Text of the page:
Marga Fernández / 17 October 2016

Reuse 30% of the sugars in wastewater from the juice industry to produce the first prototype of active bio-based packaging

It is the first time a bioplastic packaging is obtained from the sugars contained in wastewater presenting the strength, stiffness, and antioxidant properties and other characteristic mechanical properties of a package.

After more than four years of research, the international consortium of the PHBOTTLE project has achieved the first worldwide prototype packaging made from a bioplastic material – PHB – obtained from the organic matter, primarily sugars, present in the wastewater of the juice industry.

Specifically, it is a bottle made with polyhydroxybutyrate (PHB), a polymer produced by bioproduction (microbial fermentation) in which certain bacteria use the sugars in the wastewater and synthesize this type of bioplastic.

During the fermentative processes performed with the juice industry wastewater, it was possible to convert up to 30% of the sugars contained in this effluent into PHB.

Bioplastic PHB is already available in the market, but this is the first time PHB is obtained from the sugars in the wastewater of the fruit juice industry.

The results of the R&D project PHBOTTLE, funded by the European Union, were presented today in Brussels at an international workshop organized by AINIA Technology Centre and the European Fruit Juice Association (AIJN).

The application of the latest advances in biotechnology, packaging technology, microencapsulation and compounding made possible the development of this innovative package. Moreover, this project demonstrated the value of organic waste from the juice industry as raw material to produce packaging for its products.

Antioxidant-containing package as a result of microencapsulation

The bioplastic material obtained has improved properties, such as antioxidants, which extend the shelf-life of the juice. Concretely, microencapsulation technology was used to produce capsules with antioxidants such as limonene, which is an active compound present in orange peel.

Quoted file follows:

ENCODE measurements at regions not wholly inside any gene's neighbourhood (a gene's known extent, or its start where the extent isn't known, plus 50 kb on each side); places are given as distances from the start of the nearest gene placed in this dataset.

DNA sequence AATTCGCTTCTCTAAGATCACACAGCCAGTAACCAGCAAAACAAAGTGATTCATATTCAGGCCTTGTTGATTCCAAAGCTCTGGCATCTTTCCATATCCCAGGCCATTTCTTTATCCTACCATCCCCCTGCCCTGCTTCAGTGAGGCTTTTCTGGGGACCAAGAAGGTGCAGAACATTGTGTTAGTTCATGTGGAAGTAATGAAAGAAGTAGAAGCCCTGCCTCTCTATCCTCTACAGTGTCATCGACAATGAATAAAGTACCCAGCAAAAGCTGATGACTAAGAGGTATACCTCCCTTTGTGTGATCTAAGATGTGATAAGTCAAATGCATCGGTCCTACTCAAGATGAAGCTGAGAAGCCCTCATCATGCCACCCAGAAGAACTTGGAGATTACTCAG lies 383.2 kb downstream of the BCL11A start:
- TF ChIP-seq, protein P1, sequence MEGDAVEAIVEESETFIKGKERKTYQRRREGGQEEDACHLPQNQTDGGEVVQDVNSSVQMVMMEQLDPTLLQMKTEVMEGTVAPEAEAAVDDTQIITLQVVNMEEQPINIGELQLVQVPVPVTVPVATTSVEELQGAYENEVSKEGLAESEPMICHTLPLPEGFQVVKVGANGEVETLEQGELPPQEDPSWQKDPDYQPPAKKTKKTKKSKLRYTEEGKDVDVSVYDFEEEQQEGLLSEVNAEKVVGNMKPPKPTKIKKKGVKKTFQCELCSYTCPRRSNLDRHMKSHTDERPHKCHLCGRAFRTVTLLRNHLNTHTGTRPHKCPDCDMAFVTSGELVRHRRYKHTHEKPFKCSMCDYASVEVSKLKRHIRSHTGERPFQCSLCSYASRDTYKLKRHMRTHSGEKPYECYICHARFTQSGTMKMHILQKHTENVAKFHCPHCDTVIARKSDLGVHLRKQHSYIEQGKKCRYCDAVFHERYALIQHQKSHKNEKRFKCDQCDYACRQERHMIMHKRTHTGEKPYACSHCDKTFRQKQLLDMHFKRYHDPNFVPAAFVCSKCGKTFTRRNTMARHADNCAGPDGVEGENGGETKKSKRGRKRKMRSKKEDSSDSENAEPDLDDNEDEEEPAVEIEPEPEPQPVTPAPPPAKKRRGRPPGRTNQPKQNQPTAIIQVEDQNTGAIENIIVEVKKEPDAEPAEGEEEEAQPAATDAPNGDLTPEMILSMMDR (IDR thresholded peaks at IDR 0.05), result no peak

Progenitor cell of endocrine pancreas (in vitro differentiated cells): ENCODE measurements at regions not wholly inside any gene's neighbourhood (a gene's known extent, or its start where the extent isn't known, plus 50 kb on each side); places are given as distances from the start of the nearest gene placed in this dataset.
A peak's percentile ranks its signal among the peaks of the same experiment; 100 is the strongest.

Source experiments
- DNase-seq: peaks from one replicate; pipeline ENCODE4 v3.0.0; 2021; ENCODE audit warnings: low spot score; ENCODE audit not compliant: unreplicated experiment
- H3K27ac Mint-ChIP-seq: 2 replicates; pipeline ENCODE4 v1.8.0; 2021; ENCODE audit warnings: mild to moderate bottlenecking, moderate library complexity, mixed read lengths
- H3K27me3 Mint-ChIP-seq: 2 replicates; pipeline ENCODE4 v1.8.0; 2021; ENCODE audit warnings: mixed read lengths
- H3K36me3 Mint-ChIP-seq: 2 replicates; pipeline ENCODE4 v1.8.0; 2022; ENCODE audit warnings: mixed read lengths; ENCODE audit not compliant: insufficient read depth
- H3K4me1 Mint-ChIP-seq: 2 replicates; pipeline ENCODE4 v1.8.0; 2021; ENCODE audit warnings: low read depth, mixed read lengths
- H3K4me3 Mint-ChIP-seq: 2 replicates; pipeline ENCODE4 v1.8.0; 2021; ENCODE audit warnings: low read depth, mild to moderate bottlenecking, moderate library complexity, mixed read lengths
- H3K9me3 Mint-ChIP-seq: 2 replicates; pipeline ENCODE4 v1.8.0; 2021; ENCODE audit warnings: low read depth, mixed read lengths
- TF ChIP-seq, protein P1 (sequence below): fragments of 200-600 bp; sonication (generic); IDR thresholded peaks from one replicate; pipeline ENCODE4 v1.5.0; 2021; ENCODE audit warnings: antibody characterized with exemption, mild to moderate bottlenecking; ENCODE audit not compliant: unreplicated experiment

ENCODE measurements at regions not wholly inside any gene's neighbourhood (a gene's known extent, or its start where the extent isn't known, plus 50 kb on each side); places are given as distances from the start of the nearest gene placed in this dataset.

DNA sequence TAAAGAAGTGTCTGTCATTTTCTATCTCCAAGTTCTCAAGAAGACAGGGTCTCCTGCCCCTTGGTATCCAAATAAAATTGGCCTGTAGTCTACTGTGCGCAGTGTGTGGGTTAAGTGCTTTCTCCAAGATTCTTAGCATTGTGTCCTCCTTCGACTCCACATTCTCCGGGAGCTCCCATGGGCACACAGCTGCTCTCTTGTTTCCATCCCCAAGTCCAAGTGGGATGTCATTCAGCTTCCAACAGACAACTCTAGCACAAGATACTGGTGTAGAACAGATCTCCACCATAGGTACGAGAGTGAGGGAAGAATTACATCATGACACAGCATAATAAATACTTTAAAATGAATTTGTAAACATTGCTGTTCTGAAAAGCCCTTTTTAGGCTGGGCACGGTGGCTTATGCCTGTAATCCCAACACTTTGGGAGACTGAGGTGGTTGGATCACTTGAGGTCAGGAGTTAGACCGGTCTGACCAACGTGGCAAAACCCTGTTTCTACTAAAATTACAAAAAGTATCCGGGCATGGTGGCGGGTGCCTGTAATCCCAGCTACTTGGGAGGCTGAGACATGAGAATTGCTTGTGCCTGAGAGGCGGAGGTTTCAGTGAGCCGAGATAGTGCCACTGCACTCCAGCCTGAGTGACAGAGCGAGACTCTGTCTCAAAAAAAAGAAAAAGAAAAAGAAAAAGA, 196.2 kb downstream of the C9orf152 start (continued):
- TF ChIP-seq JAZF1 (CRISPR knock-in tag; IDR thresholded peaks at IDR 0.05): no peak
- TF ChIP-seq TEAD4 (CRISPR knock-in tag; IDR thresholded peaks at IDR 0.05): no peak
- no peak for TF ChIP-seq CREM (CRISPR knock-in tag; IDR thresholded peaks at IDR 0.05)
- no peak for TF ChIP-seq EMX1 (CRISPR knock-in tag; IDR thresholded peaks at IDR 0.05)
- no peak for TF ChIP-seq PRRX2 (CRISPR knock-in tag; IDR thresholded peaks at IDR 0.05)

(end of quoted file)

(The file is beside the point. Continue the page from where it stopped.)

These capsules were incorporated into the PHB compound used to manufacture the final bottle, thus obtaining an active packaging whereby the antioxidant agent is slowly released, delaying the oxidation of the juice.

Rice hulls to improve packaging strength

In addition, other types of food industry waste were used to improve the strength and other mechanical properties of the material. Cellulose microfibers were produced from rice hulls and used to improve the rigidity of the packaging.

 From waste generator to beneficiary of a new bio-based package

The PHB bottle prototype obtained was used to package the juice produced by the wastewater generating industry itself, thus providing an innovative and comprehensive solution to the problems of waste management and environmental impact of this sector. A solution for the future based on the circular economy.

Furthermore, this bioplastic can be used in other industrial sectors such as cosmetics, ophthalmology, footwear, computer parts, pharmaceutical or automotive.

Biodegradability and composting

The various biodegradability and compostability tests carried out throughout this R&D project have shown that, under the study conditions, 60% of the PHB bottle obtained is degraded over a period of 9 weeks, compared to the 100 years on average required for a conventional petroleum-derived plastic container.

This PHB bottle can also be decomposed in composting plants, producing compost and CO2.

The EU’s commitment for more sustainable packaging

The PHBOTTLE project, coordinated by AINIA, is a pioneer in its field in the development of the Circular Economy concept promoted by the EU in its commitment for innovation and sustainable technological development, under the 7th Framework Programme. It is composed of an international consortium that includes: the European Fruit Juice Association (AIJN), the Spanish company Citresa (part of the multinational Suntory), Logoplaste Innovation Lab (Portugal), Logoplaste (Brazil), Omniform (Belgium), Sivel Ltd (Bulgaria) and the company Mega Empack (Mexico) as well as the technology centres TNO (The Netherlands), Aimplas (Spain) and INTI (Argentina).

In developed countries, food packaging accounts for 60% of all packaging, becoming the main generator of waste. In 2012, each person in the EU generated 156.8 kg of packaging waste. This amount varied between 45 kg per capita in Bulgaria and 206.2 kg per capita in Germany. Plastic containers account for 19% of this waste, and so each EU inhabitant generated 29.8 kg of plastic waste. In total, 15.1 million tons of plastic packaging waste was generated.

The results of the PHBOTTLE project represent an innovative and sustainable response to the needs of the juice industry, thanks to the opportunities offered by new technologies and the development of new packaging materials obtained from organic sources as an alternative to oil. With these new applications the waste generator, in this case the juice industry, becomes the recipient of a new bio-based product.

Marga Fernández (52 articles)

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